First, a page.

In developing economies and particularly in rural areas, many activities that would be classified in the developed world as financial are not monetized: That is, there is no money used to carry them out. This is often the case when people need the services money can provide but do not have dispensable funds required for those services, forcing them to revert to other means of acquiring them. People find creative and often collaborative ways to meet the needs, primarily through creating and exchanging different forms of non-cash value. Common substitutes for cash vary from country to country but typically include livestock, grains, jewelry and precious metals.
In the 2000s, the micro finance industry's objective is to satisfy the unmet demand on a much larger scale, and to play a role in reducing poverty. While much progress has been made in developing a viable commercial micro finance sector in the last few decades, several issues remain that need to be addressed before the industry will be able to satisfy massive worldwide demand.
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Dr. R. Neelaiah is assistant professor and head of the Department of Commerce at Govt. College for Men in Kadapa, Andra Pradesh, India, and has been teaching bachelor and master courses since 2003. His areas of specialization and research are Accounting, Financial Management, Micro-finance, Human Resource Management and Taxation. So far, he has published one edited book and 50 research articles in national and international journals of repute, as well as presented 100 research papers in seminars and conferences.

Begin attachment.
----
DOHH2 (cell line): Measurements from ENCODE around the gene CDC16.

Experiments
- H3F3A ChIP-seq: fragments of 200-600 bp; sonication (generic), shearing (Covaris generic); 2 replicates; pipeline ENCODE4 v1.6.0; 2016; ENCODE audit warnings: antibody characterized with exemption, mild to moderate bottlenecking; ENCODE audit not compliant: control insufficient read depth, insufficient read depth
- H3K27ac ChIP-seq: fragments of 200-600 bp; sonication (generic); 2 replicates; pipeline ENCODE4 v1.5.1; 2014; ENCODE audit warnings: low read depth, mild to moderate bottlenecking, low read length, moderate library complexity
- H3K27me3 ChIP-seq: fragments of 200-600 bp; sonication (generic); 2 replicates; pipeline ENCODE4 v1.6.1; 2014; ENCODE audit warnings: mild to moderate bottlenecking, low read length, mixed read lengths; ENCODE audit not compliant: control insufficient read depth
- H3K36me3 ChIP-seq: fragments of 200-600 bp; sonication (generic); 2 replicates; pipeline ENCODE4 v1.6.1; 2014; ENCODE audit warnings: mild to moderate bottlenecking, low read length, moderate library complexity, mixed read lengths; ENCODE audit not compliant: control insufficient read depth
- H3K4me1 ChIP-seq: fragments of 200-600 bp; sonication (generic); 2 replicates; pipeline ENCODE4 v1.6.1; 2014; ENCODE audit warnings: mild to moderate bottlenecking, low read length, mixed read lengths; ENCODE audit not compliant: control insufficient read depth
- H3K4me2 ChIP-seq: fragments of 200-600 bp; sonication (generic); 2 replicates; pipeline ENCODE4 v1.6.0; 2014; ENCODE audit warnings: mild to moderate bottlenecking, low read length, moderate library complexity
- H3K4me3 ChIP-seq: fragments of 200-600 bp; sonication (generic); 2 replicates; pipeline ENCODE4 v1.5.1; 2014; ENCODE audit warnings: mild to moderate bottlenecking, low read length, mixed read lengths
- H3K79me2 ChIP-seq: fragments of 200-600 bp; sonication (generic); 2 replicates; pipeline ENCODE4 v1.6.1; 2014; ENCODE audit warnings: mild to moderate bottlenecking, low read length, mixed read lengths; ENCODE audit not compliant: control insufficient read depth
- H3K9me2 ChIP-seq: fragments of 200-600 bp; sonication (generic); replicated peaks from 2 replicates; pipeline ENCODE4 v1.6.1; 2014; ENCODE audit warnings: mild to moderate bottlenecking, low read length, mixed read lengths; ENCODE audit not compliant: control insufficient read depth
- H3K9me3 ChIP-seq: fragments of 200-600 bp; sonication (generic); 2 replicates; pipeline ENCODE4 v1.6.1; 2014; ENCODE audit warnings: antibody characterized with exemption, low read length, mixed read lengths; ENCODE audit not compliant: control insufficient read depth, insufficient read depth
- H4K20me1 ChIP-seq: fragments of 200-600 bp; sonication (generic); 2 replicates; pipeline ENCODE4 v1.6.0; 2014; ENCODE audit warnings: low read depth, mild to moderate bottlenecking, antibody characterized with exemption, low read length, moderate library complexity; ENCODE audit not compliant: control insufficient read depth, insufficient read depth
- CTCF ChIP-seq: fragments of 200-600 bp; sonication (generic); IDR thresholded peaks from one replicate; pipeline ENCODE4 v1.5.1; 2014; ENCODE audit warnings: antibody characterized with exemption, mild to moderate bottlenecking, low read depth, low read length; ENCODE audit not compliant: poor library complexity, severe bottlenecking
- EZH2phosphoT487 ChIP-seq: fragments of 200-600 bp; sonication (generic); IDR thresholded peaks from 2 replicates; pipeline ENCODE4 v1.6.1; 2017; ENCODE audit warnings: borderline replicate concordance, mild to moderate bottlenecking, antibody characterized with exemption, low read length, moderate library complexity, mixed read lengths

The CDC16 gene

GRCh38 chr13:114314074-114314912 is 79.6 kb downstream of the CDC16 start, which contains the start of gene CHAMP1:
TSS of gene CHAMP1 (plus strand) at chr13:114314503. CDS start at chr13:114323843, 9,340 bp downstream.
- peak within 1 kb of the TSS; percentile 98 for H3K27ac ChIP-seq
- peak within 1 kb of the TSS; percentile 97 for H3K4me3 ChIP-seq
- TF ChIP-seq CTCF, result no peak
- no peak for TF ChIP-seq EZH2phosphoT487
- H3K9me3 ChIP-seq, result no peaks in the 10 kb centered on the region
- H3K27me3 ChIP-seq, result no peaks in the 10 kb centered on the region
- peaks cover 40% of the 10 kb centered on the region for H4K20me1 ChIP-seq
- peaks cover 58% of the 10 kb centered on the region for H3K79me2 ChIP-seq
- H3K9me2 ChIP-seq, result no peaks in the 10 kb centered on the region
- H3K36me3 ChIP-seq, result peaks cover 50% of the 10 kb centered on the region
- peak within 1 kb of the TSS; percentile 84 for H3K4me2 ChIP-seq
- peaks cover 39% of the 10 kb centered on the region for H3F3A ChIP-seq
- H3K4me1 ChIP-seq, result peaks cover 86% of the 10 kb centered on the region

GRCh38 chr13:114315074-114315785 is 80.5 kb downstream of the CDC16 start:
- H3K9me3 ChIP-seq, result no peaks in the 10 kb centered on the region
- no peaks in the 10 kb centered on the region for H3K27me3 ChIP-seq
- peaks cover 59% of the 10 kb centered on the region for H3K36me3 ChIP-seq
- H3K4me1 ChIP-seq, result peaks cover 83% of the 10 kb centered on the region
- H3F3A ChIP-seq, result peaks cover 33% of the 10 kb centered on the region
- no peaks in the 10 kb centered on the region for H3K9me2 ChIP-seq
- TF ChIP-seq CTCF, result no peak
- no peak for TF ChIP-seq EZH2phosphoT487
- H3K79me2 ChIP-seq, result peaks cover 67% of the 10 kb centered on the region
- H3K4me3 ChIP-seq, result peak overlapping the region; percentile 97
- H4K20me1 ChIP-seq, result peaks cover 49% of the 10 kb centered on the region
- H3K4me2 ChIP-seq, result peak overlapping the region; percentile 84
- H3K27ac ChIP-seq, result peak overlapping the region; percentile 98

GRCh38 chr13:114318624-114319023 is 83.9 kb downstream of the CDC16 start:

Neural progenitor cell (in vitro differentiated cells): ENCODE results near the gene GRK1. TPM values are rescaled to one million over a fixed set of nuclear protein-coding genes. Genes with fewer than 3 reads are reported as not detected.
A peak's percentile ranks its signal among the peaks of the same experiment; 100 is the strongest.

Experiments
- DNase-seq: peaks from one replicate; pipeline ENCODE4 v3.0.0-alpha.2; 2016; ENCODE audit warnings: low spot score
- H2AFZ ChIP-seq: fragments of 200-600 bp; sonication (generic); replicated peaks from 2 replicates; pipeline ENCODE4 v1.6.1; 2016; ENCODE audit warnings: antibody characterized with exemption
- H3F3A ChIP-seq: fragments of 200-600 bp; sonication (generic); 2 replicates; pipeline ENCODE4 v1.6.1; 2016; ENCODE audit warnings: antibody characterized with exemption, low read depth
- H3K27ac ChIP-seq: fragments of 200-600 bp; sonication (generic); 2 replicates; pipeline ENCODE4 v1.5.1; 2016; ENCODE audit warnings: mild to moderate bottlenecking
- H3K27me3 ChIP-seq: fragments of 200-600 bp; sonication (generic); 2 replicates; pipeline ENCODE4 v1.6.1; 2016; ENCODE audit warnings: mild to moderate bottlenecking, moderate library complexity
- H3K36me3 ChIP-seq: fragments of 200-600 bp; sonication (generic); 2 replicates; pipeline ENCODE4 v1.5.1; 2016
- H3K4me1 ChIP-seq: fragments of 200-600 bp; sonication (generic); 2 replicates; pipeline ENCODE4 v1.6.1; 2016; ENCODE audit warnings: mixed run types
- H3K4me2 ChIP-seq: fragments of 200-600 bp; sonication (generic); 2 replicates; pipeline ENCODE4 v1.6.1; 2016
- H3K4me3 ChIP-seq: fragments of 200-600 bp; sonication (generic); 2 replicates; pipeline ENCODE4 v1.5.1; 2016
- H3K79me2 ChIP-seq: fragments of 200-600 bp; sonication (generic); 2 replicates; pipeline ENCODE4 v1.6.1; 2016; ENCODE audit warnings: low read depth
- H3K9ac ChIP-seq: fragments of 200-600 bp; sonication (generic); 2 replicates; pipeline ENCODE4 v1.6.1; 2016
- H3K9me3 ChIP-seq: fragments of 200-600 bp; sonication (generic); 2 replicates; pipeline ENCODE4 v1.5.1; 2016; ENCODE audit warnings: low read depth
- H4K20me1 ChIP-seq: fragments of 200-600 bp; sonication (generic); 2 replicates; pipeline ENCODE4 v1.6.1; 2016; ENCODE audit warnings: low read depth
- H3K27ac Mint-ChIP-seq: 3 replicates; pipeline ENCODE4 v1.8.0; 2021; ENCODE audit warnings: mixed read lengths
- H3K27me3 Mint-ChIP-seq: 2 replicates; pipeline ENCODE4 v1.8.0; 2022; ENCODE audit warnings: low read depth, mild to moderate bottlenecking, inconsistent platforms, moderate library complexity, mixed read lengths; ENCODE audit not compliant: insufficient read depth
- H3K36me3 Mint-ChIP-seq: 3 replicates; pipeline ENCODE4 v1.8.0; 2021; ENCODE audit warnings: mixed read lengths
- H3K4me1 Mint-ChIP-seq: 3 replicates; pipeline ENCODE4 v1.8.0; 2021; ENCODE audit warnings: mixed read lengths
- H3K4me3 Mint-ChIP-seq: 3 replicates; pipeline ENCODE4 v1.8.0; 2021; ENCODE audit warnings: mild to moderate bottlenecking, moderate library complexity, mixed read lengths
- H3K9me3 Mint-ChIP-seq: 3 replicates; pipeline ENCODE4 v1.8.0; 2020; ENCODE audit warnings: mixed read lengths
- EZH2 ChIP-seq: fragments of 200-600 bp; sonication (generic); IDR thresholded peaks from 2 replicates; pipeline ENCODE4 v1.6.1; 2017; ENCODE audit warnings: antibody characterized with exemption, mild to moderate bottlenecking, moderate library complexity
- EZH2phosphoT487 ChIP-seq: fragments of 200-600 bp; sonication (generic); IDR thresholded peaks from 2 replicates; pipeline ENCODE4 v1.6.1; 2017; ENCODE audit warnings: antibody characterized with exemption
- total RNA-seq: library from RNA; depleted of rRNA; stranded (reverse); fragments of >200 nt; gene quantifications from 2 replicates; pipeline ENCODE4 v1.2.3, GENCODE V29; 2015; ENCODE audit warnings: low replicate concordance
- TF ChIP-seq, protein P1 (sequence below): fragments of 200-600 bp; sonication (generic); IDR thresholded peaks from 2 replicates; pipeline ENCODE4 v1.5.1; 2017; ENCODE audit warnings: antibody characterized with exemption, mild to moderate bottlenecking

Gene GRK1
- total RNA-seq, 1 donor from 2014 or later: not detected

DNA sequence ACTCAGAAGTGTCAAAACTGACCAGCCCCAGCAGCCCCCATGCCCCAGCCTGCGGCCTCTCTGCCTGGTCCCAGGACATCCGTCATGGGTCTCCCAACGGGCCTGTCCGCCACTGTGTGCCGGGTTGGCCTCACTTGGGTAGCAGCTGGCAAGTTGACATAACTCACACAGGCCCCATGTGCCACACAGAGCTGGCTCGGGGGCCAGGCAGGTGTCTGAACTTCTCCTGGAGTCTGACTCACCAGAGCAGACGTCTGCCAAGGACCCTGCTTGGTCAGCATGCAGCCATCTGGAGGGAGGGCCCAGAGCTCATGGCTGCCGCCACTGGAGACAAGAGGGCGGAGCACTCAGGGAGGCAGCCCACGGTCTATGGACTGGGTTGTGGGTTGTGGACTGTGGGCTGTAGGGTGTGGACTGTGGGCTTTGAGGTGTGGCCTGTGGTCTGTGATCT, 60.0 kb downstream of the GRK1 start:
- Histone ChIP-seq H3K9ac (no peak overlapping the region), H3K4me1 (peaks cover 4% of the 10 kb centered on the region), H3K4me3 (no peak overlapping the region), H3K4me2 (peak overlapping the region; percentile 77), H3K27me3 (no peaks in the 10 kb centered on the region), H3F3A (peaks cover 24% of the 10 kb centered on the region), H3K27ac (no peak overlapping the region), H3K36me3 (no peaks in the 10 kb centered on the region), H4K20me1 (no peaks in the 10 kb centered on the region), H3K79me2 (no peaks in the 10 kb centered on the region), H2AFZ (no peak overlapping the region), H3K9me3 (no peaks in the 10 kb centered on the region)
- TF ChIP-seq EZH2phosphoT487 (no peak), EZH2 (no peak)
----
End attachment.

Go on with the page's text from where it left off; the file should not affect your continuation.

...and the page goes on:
Chapter-II Poverty Alleviation Programmes: An overview:
Economic growth is necessary but it does not benefit automatically and in equal proportion to all regions and sections of the population. For various reasons such as historical factors, resource endowments, social and political conjunctures and, of course, government policy, growth happens to be very uneven across regions. This fact is beyond dispute. It also happens that regions which are poorly developed to begin with have also grown at a slower rate than average. Hence, there is the need for government intervention in the form of various programmes and policies for ensuring equity and justice. However, the evolution of policies and programmes meant to tackle this problem may be haphazard and in some respects even incoherent. Nevertheless one can see a clear pattern in the way they seek to recognize and address differing needs of backward areas with special problems, and of different segments of the poor and underprivileged.
When a substantial segment of a society is deprived of the minimum level of living and continues at bare subsistence level that society is said to be plagued with the mass poverty. It is also believed that poverty everywhere is a threat to prosperity everywhere. Eradication of poverty and hunger through employment in the community has been one of the main goals of planning in India. Since the planning era, various target oriented as well as area oriented programmes and schemes have been implemented for generation of income with the purpose to eradicate poverty, inequality and backwardness from rural areas. Alleviation of poverty has consistently been of the major objectives of our economy.
At the beginning of the millennium, 260 million people in the country did not have incomes to access a consumption basket, which defines the poverty line. Of these, 75 per cent were in the rural areas. India is home to 22 per cent of the worlds poor. Such a high incidence of poverty is a matter of concern in view of the fact that poverty eradication has been one of the major objectives of the development planning process. Indeed, poverty is a global issue. Its eradication is considered integral to humanity's quest for sustainable development. Reduction of poverty in India is therefore, vital for the attainment of international goals.